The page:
She complains that the state already has forked over $4.6 billion in its “own” funds to aid in recovery – itself a distortion of the truth. Take the sales tax money collected off the federal tens of billions of dollars, then slice out the state income tax proportion from all the imported workers assisting in the recovery, and you’ll find that’s close to that figure – it became the state’s money to spend only because the federal government made it available in the first place for the state to collect through taxation.

That fact illustrates that much of the state’s huge budget surplus is itself a creation of a bubble economy that already is dissipating. In essence, it’s a one-time bonus, so wouldn’t it make sense to spend it on a one-time thing like the Road Home instead of the pie-in-the-sky budget with large increases in recurring spending being pushed through the Legislature? Remarks to the state Senate Finance Committee by Blanco’s Commissioner of Administration Jerry Luke LeBlanc show just out of touch with reality the Blanco Administration is on this point.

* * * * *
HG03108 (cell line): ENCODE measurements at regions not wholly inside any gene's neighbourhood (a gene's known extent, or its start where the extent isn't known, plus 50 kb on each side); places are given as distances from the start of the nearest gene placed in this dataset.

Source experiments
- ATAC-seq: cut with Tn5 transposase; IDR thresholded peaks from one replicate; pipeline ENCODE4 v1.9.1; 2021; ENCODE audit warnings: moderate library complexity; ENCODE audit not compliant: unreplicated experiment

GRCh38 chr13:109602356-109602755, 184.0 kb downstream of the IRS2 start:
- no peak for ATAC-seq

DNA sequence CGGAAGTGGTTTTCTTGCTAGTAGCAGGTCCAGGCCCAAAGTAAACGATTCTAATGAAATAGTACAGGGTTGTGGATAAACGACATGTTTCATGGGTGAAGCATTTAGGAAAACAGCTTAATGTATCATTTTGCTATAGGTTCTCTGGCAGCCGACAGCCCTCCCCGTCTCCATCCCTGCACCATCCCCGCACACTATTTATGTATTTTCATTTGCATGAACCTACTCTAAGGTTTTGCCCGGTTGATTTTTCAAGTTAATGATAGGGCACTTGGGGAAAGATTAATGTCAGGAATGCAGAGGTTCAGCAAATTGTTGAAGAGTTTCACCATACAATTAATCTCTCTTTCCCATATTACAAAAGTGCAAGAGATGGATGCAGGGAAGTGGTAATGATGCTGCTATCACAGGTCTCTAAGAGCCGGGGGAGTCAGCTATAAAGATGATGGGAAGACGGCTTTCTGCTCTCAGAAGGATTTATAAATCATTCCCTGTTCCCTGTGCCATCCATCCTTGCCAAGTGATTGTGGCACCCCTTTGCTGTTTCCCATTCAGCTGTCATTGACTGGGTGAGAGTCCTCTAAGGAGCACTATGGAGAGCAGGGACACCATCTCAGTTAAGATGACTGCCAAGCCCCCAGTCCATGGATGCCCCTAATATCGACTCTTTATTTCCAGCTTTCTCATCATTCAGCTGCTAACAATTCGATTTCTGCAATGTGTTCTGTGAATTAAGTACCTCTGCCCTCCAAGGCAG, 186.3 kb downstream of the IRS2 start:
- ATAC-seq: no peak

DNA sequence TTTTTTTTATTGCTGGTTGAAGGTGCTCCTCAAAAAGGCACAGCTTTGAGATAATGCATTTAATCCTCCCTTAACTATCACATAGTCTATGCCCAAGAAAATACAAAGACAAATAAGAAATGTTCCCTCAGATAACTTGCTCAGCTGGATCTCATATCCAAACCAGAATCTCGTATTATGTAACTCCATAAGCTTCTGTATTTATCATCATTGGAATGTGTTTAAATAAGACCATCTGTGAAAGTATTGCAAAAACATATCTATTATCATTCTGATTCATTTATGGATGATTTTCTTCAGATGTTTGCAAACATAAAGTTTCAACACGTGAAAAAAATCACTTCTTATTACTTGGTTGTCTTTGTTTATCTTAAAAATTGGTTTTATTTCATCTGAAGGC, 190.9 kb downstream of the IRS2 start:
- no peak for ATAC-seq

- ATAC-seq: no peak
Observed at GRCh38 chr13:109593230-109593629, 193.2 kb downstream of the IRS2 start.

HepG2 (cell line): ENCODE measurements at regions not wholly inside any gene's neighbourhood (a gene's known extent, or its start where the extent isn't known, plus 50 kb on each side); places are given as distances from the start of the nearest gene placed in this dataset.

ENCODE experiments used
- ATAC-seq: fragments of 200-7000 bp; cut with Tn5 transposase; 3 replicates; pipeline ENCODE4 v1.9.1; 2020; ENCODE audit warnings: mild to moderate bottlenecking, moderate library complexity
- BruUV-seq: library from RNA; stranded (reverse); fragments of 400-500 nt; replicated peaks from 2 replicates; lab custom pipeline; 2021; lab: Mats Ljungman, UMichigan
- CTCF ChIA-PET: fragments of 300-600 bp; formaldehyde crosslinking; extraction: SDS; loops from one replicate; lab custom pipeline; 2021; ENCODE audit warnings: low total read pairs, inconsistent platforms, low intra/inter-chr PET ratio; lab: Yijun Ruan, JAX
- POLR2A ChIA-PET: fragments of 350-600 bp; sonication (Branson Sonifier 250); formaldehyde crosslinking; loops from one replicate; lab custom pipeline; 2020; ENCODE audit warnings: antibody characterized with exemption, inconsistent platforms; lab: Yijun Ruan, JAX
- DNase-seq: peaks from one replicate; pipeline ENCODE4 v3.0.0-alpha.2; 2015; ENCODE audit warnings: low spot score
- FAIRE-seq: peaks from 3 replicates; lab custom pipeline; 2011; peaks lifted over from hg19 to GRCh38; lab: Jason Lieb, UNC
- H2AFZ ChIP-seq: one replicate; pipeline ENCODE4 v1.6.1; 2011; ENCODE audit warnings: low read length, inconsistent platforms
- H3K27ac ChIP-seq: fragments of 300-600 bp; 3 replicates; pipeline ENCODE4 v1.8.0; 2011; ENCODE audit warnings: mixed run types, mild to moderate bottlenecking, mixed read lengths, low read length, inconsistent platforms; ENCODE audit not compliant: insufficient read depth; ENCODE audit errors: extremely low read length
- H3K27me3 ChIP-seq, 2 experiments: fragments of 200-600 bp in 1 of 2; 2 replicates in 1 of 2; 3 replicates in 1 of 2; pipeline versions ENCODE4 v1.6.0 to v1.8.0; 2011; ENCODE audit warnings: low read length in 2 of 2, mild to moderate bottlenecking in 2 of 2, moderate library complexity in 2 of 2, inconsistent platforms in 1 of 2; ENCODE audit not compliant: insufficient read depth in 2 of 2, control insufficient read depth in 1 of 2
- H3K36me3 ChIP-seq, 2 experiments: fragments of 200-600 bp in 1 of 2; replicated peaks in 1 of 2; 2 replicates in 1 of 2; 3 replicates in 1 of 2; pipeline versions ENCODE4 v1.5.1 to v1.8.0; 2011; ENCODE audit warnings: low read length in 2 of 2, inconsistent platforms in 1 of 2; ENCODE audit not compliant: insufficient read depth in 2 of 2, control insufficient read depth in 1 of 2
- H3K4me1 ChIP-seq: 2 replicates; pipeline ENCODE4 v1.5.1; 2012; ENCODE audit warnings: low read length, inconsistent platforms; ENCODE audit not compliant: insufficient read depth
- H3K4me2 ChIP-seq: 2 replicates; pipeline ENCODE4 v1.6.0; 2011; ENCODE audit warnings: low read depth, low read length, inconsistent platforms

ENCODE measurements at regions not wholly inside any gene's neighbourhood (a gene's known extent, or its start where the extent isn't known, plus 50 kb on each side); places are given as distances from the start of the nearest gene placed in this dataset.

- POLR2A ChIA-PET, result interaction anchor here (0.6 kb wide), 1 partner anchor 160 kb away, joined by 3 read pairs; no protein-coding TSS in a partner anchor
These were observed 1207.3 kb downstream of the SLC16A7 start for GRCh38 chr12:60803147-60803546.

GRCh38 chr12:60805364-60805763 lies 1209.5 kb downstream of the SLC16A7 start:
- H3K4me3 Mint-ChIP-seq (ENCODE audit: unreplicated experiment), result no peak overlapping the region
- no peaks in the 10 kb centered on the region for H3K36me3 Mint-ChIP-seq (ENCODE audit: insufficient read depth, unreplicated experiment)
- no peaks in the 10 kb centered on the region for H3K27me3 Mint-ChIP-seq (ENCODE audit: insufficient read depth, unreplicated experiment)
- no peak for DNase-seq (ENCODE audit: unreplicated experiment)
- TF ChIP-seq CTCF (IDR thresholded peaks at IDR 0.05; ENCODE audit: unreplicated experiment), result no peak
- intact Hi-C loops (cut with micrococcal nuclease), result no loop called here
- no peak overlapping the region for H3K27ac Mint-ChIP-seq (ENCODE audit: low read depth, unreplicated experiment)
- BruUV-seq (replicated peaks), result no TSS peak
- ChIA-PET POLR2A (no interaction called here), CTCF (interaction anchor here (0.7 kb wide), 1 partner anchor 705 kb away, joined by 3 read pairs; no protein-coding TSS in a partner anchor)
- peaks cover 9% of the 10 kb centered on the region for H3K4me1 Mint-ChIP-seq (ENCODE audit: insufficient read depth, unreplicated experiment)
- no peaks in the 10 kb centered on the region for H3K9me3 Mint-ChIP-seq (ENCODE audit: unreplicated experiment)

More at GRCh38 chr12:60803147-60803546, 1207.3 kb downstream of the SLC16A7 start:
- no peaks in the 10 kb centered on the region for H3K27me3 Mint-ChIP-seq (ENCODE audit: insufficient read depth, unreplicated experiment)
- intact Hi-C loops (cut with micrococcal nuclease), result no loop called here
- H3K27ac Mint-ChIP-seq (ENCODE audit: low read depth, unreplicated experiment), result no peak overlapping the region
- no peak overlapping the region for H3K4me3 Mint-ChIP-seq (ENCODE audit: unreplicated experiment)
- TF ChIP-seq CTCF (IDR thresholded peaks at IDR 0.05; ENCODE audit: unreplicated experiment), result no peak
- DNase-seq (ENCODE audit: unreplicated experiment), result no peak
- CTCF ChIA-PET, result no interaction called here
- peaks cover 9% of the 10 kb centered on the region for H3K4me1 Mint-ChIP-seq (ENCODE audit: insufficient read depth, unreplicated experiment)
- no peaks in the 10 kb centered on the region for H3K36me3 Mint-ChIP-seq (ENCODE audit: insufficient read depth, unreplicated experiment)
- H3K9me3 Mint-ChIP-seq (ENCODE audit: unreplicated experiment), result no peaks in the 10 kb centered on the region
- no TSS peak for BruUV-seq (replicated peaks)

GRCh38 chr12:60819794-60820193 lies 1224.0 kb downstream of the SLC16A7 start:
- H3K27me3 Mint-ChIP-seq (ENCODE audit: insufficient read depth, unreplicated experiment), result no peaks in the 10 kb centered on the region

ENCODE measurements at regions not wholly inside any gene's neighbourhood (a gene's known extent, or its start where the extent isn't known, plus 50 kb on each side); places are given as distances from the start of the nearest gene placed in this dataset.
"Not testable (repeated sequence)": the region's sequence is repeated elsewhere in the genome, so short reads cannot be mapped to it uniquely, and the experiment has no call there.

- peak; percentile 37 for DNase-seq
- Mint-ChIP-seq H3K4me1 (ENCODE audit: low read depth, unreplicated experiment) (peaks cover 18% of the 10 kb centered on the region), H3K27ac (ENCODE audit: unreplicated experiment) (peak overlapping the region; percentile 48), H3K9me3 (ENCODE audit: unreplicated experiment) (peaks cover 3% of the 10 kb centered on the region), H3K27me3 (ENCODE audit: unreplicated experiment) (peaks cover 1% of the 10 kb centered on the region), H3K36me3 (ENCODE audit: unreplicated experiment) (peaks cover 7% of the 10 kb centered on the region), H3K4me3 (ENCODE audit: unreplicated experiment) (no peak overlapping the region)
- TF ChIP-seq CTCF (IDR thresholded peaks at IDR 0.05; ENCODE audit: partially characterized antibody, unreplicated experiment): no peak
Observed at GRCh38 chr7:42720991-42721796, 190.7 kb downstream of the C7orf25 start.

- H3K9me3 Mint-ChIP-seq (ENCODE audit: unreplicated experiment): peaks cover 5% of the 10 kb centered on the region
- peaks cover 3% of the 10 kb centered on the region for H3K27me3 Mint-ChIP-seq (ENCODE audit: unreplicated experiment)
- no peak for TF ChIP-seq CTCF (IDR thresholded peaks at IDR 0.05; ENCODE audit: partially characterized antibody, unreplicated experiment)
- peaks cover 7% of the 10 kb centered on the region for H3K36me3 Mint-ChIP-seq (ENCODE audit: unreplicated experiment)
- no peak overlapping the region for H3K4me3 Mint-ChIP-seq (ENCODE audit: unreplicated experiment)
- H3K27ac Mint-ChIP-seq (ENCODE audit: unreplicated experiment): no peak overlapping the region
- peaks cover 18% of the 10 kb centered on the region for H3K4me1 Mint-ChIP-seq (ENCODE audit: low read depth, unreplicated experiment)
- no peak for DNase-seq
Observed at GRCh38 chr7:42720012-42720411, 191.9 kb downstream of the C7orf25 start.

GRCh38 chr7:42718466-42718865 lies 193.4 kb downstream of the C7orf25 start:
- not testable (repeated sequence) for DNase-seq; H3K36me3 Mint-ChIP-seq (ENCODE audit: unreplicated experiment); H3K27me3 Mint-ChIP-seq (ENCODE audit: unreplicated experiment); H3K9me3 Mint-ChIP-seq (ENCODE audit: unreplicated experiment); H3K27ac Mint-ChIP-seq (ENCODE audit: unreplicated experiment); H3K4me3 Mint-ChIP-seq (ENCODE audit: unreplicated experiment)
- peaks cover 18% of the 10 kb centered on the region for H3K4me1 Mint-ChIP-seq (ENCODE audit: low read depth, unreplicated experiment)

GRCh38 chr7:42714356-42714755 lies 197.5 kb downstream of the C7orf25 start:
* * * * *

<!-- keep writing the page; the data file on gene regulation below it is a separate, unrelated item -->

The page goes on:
LeBlanc, when asked why not dip into the state surplus for the Road Home shortfall, said “We have 144 members of the Legislature to deal with on that issue ... You don’t know what consensus you can reach.” Perhaps he can be forgiven for having been out of the Legislature for three whole years after a service there of over a decade for forgetting this, but the governor does have something called a line item veto. I’ll walk LeBlanc through this to help him out: Blanco calls in legislative leaders, tells them they had better commit a few hundred million of the surplus to Road Home, or she’ll use her line item veto take out about that much spending (vetoes that will be sustained with GOP legislator help) and then they can all get together in a special session in the middle of election season to dedicate it to the Road Home. She’d have that money set aside faster than it takes her to change her mind.